An ancient petroglyph found on a rock at Chaco Canyon in the United States may represent a phenomenon in the sky observed by the ancient Pueblo Indians in 1097, scientists believe.
And while millions in the U.S. await the total solar eclipse of August 21, it turns out that a petroglyph found in the Chaco Culture National Historical Park in the state of New Mexico reveals a similar event observed by Pueblo Indians nearly 1000 years ago.
The enigmatic carving has a distinctive circular shape, marked with a solid center that was represented with a solid center and strange spirals seen on all sides.
According to professor Emeritus J. McKim ‘Kim’ Malville, of the University of Colorado in Boulder, quoted by the page of the educational center, the drawing carved in the rock known as Piedra del Sol represents a circle similar to the solar corona, with tangled protuberances emerging from the edges. The investigator claims that the petroglyph could be the representation of a total solar eclipse that occurred around July 11, 1097.
“To me, it looks like a circular feature with curved tangles and structures,” said Malville of CU Boulder’s astrophysical and planetary sciences department.
“If one looks at a drawing by a German astronomer of the 1860 total solar eclipse during high solar activity, rays and loops similar to those depicted in the Chaco petroglyph are visible.”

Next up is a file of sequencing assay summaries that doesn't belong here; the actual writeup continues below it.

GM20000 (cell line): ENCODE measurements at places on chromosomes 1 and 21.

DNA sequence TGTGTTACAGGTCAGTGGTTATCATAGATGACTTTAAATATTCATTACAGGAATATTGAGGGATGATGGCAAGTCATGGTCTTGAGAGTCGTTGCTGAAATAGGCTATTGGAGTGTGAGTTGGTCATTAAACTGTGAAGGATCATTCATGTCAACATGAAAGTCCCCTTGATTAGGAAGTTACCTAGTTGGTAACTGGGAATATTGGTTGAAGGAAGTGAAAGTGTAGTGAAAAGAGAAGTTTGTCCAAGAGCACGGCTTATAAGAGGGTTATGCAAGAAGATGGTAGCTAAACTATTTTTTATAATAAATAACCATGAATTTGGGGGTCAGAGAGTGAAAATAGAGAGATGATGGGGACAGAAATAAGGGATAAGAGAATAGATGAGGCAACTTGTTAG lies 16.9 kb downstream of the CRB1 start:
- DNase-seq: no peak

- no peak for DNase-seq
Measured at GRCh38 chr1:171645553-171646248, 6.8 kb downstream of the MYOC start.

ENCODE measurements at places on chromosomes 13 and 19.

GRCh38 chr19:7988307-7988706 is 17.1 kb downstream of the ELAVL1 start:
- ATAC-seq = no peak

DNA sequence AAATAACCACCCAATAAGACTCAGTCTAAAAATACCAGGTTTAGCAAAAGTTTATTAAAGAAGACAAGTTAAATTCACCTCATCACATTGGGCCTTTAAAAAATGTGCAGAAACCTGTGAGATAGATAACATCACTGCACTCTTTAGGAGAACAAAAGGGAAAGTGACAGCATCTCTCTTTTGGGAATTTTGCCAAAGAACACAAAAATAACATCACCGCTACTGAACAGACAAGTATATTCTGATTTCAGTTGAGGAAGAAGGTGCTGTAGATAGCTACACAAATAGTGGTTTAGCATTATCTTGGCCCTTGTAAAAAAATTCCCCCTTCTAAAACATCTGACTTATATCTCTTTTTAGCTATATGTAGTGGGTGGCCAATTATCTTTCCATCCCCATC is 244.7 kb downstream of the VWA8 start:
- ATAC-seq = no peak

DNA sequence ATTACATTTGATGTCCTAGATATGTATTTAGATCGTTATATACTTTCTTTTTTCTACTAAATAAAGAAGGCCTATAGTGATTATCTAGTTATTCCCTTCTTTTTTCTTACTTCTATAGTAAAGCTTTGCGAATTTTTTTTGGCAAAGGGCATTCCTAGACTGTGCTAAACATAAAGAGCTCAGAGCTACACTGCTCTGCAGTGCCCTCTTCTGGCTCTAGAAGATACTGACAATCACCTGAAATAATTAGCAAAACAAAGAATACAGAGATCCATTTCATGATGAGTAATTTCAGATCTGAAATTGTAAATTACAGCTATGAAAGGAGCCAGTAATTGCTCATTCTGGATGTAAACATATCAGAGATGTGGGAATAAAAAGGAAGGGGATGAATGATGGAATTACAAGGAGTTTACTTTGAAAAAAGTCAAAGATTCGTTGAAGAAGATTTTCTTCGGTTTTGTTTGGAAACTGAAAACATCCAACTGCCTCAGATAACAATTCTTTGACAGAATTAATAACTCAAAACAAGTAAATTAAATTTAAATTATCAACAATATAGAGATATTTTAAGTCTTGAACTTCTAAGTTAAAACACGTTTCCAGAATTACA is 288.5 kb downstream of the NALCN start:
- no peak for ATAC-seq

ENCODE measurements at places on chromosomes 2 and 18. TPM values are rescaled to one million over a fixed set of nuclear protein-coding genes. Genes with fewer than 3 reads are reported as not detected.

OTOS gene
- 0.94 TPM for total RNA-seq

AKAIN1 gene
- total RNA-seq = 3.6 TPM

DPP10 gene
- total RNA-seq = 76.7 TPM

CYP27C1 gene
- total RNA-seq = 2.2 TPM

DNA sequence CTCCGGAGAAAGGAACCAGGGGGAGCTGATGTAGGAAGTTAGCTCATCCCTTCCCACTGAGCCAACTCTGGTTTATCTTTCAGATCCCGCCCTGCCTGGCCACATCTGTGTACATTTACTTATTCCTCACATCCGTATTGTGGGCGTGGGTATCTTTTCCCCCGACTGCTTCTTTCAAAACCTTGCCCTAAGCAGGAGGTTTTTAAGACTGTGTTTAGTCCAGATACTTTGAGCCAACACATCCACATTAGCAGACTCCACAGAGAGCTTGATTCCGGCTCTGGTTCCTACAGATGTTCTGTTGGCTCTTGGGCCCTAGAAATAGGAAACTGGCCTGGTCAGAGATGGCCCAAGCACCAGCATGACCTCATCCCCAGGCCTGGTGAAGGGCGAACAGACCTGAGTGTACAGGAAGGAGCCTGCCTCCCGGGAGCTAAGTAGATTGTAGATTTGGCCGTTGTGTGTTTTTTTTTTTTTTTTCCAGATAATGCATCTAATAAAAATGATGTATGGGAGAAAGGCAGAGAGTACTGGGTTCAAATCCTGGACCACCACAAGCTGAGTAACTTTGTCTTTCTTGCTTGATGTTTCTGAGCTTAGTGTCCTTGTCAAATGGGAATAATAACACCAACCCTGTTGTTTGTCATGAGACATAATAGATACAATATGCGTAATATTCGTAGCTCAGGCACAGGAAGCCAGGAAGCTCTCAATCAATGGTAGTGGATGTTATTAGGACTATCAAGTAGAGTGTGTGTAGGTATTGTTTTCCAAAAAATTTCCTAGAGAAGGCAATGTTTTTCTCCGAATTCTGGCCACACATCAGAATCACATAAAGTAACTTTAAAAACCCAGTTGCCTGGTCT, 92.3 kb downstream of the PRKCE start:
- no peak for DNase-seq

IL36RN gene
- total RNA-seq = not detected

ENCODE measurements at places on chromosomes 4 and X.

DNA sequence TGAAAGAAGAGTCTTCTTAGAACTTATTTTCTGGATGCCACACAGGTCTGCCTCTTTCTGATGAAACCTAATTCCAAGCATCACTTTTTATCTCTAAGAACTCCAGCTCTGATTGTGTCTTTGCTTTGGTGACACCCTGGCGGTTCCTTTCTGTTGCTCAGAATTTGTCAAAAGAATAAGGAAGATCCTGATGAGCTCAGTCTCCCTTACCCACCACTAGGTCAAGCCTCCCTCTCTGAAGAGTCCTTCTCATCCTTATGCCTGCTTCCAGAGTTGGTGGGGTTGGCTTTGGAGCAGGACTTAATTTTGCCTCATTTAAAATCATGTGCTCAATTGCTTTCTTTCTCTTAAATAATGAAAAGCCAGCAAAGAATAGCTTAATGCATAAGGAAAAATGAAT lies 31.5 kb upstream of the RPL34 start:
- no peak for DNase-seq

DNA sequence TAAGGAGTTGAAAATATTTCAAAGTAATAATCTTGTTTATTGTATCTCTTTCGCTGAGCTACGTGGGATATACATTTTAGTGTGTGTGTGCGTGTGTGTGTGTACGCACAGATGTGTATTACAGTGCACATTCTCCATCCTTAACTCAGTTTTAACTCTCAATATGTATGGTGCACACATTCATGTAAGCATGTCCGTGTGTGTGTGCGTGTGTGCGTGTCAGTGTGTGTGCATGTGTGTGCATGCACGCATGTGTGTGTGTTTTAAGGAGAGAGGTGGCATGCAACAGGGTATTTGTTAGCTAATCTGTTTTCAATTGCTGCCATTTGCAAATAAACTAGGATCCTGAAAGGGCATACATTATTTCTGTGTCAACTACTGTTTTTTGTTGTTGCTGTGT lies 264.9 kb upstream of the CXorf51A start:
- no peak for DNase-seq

The ancient petroglyph, first discovered in 1992, also depicts a large spiral petroglyph on its side that marks the sunrise about 15 days before the June solstice. A triangular shadow projected by a large rock on the horizon intersects the center of the spiral at that time. Malville contends that the same could have been used to start a countdown for the summer solstice and related festivities. That side of the rock also contains a hole in the shape of a cup where people probably left offerings.
According to Malville, one tangled loop jutting from the petroglyphs at Chaco Canyon may depict a coronal mass ejection—a massive eruption that is so powerful that it can blow BILLIONS of tons of plasma from the sun, at several million miles per hour.
“This was a testable hypothesis,” Malville said. “It turns out the sun was in a period of very high solar activity at that time, consistent with an active corona and CMEs.”
Professor Malville is convinced that he’s right about the meaning of the petroglyphs.
In fact, in 2014 Malville and fellow colleague Professor José Vaquero of the University of Extremadura in Cáceres, Spain, published a paper about the petroglyph in the Journal of Mediterranean Archaeology and Archaeometry.
The researchers argue how the numerous features of the petroglyphs, together with a set of carved stairs near the rock are “indicative of the site’s ceremonial importance.”
“This possible eclipse petroglyph on Piedra del Sol is the only one we know of in Chaco Canyon,” Malville said. “I think it is quite possible that the Chacoan people may have congregated around Piedra del Sol at certain times of the year and were watching the sun move away from the summer solstice when the eclipse occurred.”